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THE WAY THAT YOU USE IT

Train your intuition to make better decisions

A newly hatched baby sea turtle makes its way into the Mediterranean Sea for the first time.
Reuters/Yiannis Kourtoglou
Sometimes you just know.
  • Jenni Avins
By Jenni Avins

senior lifestyle correspondent

Once in a while, you just know something in an instant. You don’t know how you know. You just do. Maybe it’s that the 14th apartment you’ve seen in a real estate hunt is the one you’re going to live in, that today is not the day to take that shortcut home, or that you better check in on an old friend, ASAP.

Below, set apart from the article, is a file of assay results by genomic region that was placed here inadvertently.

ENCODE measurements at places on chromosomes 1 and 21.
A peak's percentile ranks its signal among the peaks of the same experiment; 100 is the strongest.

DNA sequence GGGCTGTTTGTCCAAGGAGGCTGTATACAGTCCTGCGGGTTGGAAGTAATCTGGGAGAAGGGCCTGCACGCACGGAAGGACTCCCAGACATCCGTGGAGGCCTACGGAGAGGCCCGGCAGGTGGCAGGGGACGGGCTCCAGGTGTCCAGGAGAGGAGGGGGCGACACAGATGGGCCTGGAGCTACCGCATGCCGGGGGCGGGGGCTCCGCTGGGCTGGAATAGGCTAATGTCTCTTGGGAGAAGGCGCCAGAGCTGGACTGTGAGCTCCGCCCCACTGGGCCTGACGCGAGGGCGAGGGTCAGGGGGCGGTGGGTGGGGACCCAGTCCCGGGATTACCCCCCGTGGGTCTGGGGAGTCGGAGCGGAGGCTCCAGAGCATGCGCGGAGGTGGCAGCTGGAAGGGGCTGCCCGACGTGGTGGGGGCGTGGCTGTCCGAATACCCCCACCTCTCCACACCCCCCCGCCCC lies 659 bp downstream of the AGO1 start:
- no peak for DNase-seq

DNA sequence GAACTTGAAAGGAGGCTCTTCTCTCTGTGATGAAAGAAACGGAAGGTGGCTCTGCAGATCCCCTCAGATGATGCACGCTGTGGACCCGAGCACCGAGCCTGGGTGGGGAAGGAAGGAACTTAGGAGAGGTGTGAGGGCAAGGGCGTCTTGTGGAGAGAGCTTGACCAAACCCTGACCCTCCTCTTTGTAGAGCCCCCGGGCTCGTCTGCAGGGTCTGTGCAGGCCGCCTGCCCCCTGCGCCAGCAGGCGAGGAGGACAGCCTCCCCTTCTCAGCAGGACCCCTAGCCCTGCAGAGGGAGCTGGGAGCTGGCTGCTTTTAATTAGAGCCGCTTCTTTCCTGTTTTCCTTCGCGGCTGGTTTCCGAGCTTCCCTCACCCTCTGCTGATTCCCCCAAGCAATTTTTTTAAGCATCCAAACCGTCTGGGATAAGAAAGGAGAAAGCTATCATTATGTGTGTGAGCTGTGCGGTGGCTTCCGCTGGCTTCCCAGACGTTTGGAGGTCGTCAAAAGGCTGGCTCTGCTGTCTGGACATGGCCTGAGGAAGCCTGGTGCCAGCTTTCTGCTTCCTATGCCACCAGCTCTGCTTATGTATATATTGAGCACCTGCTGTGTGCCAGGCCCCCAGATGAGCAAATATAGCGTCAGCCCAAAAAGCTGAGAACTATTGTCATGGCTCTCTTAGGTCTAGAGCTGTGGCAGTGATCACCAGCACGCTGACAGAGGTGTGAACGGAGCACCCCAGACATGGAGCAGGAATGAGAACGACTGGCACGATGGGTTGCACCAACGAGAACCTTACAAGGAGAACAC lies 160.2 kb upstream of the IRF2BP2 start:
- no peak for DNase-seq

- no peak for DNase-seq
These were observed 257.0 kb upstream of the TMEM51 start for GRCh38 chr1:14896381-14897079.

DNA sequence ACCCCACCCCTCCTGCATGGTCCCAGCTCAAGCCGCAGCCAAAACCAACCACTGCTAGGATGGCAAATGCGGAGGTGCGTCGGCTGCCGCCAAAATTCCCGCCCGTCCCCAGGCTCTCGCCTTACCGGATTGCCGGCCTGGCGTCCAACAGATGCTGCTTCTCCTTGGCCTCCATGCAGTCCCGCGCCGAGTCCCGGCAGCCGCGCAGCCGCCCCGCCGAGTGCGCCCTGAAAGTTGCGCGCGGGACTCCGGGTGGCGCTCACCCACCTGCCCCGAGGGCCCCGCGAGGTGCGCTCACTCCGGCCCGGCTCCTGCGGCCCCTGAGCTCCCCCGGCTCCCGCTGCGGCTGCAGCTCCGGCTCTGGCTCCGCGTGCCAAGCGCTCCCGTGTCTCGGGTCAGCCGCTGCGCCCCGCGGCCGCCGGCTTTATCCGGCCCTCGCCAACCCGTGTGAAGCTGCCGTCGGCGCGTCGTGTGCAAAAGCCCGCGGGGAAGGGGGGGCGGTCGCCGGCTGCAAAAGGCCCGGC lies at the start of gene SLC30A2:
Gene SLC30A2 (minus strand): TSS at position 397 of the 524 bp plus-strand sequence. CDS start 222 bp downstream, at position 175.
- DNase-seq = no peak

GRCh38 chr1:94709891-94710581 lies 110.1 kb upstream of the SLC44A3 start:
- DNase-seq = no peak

That flash of knowing, before your brain gives way to analytical reasoning, is intuition.

Intuition is a somewhat ineffable concept; part of its nature is that we can’t quite track the origins of a piece of knowledge. In a world of information overload, when any small question can easily give way to a flood of answers—some more reliable than others—the idea of quick, direct access to the correct one is particularly powerful.

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